The slope rises as high as London’s Big Ben tower.

Beneath its ruddy layer of dirt is a sheet of ice 300 feet thick that gives the landscape a blue-black hue.

If such a scene sounds otherworldly, it is.

To visit it, you’ll have to travel to Mars.

Planetary scientists located eight of these geological features, called scarps, on the Red Planet.

An analysis of the scarps revealed that thick ice hides just below the surface. This ice, the researchers say, could be a tempting target for future exploration – as well as a valuable resource for Earthlings camped out on Mars.

“We’ve found a new window into the ice for study, which we hope will be of interest to those interested in all aspects of ice on Mars and its history,” said Colin Dundas, a member of the U.S. Geological Survey’s Astrogeology Science Center in Arizona and an author of a report published Thursday in the journal Science.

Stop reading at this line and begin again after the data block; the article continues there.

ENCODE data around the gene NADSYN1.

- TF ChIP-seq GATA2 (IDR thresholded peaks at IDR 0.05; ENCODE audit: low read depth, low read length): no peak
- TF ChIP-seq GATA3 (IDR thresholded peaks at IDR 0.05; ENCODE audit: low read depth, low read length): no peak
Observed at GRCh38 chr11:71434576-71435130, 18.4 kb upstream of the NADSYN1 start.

It is not news that Mars is icy. In 2001, the Mars Odyssey spacecraft arrived at the planet and began snooping for chemical signatures of ice. The craft’s gamma-ray spectrometer found telltale hydrogen, which indicated Mars had enormous amounts of ice. As much as a third of the Martian surface contains shallow ice. But remotely sensing elements such as hydrogen could not reveal the depth and makeup of the ice.

The newer Mars Reconnaissance Orbiter mapped the surface in greater detail. Dundas and his colleagues used its pictures to locate exposed ice in small craters, glaciers and ice sheets. “The high-resolution data has greatly improved our understanding of various ice-related land forms,” he said.

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